Nigeria’s Mainstreet Technologies to build new international west coast fibre
Mainstreet Technologies threw its hat in the ring this week to be the first to complete an African west coast fibre project to compete with SAT3. The cable will connect 12 countries, some already connected to SAT3, others not. Russell Southwood spoke to the project’s CEO Funke Opeke and discovered how it intends to win the race to complete.
Nigerian Funke Opeke spent 20 years in the USA working in technology companies(including Verizon’s international and wholesale divisions) before coming back to work for a spell as CEO of the incumbent Nitel. It was out of this that she recognised that “after two years in Nigeria how painful the infrastructure limitations were.” So in May 2007 she set out to build a new competitor cable to SAT3:”I want to do something for the region and this cable makes good sense both in commercial and development terms.”
Dubbed MaIN OnE, the cable will connect the following 12 countries: Morocco, Mauritania, Senegal, Guinea, Cote d’Ivoire, Ghana, Nigeria (Lagos and Port Harcourt), Gabon, the DRC and Angola. There is an option to extend the cable to South Africa if the Government there changes its attitude to external operators:”We’ve been a little disappointed with the South African Government’s attitude.”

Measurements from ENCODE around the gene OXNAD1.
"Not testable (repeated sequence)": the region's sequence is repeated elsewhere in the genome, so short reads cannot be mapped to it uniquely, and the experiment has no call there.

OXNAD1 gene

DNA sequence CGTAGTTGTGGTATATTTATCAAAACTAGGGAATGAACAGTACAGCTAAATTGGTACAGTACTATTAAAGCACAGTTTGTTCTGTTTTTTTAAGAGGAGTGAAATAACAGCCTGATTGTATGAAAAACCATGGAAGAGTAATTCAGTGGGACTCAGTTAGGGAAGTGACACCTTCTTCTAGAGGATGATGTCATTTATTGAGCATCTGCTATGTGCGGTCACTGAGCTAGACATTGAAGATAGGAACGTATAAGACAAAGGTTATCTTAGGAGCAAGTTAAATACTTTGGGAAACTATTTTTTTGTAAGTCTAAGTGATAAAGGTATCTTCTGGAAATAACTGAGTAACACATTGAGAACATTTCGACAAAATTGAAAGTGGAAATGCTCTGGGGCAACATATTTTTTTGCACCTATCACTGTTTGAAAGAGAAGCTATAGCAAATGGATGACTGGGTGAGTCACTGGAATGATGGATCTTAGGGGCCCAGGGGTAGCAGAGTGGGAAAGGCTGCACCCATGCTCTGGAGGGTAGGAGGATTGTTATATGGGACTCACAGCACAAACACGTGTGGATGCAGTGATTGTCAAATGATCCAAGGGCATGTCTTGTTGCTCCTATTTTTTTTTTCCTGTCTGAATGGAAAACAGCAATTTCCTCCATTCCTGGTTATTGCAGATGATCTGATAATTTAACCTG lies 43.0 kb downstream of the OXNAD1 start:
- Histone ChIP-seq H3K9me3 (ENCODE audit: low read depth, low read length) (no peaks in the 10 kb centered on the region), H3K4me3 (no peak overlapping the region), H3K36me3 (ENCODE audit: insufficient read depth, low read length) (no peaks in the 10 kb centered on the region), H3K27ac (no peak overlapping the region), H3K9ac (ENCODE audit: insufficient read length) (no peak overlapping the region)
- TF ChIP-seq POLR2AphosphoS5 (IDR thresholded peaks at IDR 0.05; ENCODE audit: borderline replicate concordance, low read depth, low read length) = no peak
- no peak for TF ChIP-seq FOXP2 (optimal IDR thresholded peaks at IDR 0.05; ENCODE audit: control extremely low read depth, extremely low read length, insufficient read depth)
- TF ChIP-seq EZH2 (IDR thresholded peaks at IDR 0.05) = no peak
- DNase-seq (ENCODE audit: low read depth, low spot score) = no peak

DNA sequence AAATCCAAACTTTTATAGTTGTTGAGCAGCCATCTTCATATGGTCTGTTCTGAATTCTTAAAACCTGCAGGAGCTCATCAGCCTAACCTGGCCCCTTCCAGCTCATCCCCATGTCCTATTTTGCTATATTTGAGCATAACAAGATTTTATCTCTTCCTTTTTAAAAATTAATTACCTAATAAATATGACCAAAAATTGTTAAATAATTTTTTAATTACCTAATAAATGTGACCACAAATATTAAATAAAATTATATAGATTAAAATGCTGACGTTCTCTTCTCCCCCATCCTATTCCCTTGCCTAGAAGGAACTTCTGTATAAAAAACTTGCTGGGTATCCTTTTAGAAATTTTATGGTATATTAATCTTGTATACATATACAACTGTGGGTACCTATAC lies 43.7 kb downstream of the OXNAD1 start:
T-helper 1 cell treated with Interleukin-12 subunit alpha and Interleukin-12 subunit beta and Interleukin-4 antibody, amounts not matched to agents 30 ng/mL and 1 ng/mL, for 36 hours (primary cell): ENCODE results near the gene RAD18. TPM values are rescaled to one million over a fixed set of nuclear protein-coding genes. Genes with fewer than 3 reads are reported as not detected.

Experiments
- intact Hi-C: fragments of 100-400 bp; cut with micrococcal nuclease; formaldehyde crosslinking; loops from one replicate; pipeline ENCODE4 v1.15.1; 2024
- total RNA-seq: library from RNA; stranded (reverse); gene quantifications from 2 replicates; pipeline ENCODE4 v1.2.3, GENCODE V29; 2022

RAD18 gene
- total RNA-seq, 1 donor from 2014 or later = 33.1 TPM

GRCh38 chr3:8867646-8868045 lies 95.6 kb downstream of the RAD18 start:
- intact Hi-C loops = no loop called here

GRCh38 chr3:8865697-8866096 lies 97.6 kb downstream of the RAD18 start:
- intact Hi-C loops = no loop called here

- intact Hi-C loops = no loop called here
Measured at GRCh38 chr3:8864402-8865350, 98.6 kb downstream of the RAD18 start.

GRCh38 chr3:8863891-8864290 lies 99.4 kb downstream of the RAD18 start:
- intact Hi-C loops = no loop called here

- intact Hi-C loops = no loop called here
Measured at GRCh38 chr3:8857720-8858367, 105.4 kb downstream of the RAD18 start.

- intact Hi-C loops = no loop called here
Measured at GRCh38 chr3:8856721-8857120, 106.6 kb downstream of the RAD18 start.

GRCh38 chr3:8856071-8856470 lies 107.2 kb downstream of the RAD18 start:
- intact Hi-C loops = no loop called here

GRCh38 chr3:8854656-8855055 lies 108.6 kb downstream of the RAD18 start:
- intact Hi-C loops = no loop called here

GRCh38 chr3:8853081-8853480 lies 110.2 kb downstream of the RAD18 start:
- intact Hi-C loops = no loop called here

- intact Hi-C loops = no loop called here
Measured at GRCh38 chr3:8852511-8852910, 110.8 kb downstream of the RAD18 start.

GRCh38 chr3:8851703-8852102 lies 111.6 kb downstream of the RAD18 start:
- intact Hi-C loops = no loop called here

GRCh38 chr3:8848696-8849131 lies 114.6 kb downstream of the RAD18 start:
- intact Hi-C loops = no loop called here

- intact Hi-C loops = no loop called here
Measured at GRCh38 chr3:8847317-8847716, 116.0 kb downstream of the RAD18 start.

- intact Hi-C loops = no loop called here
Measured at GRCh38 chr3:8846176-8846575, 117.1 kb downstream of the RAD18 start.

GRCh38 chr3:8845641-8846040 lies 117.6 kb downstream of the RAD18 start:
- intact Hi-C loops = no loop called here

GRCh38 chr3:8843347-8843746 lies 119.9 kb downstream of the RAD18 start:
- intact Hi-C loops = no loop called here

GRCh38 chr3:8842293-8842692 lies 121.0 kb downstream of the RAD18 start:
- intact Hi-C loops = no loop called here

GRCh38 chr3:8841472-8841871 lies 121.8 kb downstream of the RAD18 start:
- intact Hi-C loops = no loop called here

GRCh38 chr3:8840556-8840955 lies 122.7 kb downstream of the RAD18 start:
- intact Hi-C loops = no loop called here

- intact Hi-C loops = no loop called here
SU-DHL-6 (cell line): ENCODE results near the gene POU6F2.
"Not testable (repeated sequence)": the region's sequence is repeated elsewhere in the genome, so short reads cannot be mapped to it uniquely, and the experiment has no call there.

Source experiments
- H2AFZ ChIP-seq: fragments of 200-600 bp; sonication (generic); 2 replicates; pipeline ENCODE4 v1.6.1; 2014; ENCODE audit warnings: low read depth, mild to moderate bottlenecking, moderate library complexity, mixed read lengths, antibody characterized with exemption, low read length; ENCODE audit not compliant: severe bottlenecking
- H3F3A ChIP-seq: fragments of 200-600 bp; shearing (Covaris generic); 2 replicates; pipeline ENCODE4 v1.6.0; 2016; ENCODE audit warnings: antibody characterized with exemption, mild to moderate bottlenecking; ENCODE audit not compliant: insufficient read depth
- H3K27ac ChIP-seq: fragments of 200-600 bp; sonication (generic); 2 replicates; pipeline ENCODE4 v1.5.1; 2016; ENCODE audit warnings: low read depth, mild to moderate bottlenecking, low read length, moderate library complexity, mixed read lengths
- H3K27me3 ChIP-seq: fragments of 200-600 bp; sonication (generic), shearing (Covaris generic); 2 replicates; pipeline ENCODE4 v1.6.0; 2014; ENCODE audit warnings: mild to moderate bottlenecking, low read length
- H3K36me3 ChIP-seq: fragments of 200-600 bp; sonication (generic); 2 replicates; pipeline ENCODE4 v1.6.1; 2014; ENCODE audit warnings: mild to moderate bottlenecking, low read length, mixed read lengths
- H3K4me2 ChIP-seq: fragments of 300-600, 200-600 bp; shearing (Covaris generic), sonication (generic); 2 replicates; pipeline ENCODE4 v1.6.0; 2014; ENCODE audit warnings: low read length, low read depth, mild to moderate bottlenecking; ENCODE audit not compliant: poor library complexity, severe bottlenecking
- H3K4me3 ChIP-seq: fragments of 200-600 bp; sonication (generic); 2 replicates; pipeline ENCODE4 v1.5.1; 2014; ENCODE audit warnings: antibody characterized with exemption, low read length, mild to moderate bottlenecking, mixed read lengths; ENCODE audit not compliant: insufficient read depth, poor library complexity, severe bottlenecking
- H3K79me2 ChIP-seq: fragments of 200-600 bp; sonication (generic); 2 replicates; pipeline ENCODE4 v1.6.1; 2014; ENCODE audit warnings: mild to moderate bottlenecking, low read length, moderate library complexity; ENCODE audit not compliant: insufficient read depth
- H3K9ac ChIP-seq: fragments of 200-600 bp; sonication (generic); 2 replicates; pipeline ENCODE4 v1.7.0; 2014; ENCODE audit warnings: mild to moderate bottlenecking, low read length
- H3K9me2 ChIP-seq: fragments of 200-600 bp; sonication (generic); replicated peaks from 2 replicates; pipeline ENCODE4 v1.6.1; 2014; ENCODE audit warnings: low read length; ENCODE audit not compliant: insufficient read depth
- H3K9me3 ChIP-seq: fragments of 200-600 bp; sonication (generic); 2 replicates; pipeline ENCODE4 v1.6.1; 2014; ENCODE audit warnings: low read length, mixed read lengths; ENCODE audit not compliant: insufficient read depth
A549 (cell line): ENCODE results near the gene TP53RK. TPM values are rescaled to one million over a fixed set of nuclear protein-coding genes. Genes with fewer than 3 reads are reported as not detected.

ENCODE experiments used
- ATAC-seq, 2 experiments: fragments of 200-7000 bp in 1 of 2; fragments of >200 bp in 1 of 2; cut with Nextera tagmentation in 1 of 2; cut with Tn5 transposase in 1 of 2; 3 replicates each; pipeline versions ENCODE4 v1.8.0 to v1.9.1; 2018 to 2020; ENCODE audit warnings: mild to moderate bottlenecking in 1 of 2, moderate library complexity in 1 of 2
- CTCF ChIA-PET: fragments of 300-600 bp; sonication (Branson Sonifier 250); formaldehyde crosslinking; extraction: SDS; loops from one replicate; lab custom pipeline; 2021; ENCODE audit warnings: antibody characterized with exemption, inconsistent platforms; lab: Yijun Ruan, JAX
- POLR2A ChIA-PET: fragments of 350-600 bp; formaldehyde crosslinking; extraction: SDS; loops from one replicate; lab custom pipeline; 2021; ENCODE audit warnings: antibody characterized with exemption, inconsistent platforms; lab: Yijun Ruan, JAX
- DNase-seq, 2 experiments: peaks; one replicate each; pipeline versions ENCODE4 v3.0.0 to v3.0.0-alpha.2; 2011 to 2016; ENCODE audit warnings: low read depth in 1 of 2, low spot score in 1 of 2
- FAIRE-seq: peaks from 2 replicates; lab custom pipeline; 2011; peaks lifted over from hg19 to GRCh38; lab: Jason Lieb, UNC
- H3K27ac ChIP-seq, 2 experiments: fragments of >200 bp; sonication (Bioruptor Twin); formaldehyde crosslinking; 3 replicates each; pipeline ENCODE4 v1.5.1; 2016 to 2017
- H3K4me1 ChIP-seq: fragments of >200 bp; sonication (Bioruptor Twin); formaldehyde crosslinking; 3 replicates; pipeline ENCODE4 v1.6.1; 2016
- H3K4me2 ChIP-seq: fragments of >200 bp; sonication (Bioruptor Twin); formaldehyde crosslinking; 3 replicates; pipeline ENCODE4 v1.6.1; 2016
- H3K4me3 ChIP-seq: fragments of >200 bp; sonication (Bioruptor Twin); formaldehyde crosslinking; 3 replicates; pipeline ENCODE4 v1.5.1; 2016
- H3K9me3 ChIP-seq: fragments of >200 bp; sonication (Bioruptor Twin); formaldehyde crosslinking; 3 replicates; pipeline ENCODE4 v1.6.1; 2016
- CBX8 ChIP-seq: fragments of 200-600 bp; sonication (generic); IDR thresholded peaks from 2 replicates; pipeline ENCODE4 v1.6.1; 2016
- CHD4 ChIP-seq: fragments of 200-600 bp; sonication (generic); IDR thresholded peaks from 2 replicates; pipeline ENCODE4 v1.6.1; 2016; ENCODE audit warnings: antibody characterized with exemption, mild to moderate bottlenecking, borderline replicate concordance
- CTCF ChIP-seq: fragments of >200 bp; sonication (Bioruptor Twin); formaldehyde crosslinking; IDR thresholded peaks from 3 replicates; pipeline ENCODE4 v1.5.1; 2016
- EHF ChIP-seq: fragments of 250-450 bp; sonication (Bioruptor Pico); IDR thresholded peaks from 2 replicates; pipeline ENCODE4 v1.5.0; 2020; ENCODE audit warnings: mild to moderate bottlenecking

The project is currently budgeted at US$300 million and Opeke is out “pounding the pavements” looking for sources of finance. But she is optimistic:”The good news is that there is a lot of interest. There is a new capacity in Africa in general and Nigeria in particular to fund projects of this magnitude. There’s currently more interest than needed for our requirements.” The project will be African-led.
The business model is that Mainstreet Technologies will pay for the landing stations and the cable and shareholding will be open to all comers. Early equity investors will have some price advantage but it will not be significant over the life of the cable.
The cable will have a capacity of 2.56 terrabits and Opeke anticipates that prices will be 10% of current prices and it will still be profitable. Prices will drop further as capacity is sold through. According to Opeke:”We’re already talking to some of the larger operators.” The company to run the project will be set up in a couple of months time and it says it will have the cable in place by 2009.
But what of the Glo-1 cable that seems to be leading the race for completion:”The Glo-1 project is the most substantial but it has its limitations. Globacom had an advantage when the market was not fully liberalised. I would question whether its “go-it-alone” strategy will work. We want to make sure to adopt an open, wide-based approach.”